We inspected the staff rotas and found that there was sufficient staff on duty to meet people's needs throughout the day and night. The home was clean and maintained to a satisfactory standard. We found that staff were trained and supported to do their job safely.

Ingham Old Hall had a daily programme of identifying and rectifying maintenance requirements. This meant that people were not exposed to unnecessary risk.

The Care Quality Commission monitors the operation of the Deprivation of Liberty Safeguards [DoLS] which applies to care services. We reviewed applications up to and including July 2012. No applications had been made since that date. All applications were documented, signed, dated and with witness statements where applicable. Adequate policies and procedures were in place relating to DoLS. Staff had been trained to understand when an application should be made and how to submit one.

Is the service effective?

Ingham Old Hall demonstrated that it took great care to ensure the care and wellbeing of the people using the service. This was shown in individual care records, up-to-date and current risk assessments, daily reports and communication records. We saw evidence of people having been involved in decisions about their care, where this was possible, and that their needs and wishes were known.

There was a system of recording and managing incidents concerns and complaints which was managed by the manager. We saw evidence of how the home responded to issues, or requests, which resulted in the home increasing its levels of effectiveness and satisfaction. For example there was an internal policy of replacing worn equipment immediately.

Is the service caring?

Ingham Old Hall operated an ‘open door’ policy to people living at the service, their families and staff. The manager told us "If anyone had any concerns or issues about the care provided, the door was always open to discuss it.”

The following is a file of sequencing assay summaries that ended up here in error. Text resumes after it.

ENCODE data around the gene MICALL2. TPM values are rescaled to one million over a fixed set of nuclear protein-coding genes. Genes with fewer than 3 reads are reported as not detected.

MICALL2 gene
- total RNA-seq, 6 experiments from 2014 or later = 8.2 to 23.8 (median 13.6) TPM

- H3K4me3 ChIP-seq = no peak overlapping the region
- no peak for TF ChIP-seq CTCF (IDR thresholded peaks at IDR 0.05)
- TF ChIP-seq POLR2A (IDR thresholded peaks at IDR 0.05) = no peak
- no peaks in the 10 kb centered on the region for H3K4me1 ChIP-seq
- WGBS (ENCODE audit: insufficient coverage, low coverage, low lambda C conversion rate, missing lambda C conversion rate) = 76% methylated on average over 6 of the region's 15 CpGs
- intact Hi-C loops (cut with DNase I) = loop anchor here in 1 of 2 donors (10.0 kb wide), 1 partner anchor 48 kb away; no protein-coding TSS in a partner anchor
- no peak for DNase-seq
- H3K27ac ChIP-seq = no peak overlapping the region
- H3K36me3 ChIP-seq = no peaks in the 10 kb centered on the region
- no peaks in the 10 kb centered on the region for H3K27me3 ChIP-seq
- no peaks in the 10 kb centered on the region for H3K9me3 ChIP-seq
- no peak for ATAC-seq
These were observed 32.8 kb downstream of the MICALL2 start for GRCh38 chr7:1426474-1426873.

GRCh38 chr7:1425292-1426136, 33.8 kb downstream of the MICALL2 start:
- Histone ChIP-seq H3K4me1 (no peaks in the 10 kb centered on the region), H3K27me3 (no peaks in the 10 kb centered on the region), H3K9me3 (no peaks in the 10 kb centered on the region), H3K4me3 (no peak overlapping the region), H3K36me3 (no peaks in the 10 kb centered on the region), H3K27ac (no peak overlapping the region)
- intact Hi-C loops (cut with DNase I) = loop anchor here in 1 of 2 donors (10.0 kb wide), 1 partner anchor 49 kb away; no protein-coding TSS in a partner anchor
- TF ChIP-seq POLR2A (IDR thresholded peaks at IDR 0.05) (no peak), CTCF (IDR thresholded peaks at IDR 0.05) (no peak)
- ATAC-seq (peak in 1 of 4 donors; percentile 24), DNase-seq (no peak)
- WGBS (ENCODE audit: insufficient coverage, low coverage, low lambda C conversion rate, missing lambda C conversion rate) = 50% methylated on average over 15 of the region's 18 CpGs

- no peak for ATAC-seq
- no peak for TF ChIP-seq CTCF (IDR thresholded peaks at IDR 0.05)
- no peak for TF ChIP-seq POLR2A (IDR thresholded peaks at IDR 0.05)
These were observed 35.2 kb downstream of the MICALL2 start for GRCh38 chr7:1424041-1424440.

We noted that people were supported respectfully and courteously. We particularly noted that people were spoken with in a polite manner by staff. Smiles and words of comfort were offered and interactions seen to be understood by the person spoken with.

We saw evidence that care records were reviewed on a monthly basis or more frequently if required. Reviews with people using the service and their family members were also noted to take place. This told us that the home took reasonable steps to work with families to deliver care in a way which was both satisfactory and re-assuring.

Care and support provided was as individual and informative as it could be. We noted that other healthcare professionals worked with the home to ensure continuity of care where necessary.

Was it responsive?

We saw that the home responded to people on an individual basis. People’s likes/dislikes were acted on and we saw every effort made to put the interests and wellbeing of the individual first.

One person we spoke with said “I had to live somewhere and as it turned out, this was the best place for me. It was hard at first but now I'm settled and happy.”

We saw staff responding to people's needs and questions in a proficient manner. We noted that whilst staff were busy that they still took time out to re-assure people, interact with them and generally engage with them.

We saw evidence that staff had individual knowledge of each person and their care requirements, for example, how best to communicate with them, their likes, dislikes, dietary requirements and behavioural challenges. We noted that comments and thoughts were shared in daily records and shared across the management and care teams as part of ongoing reviews.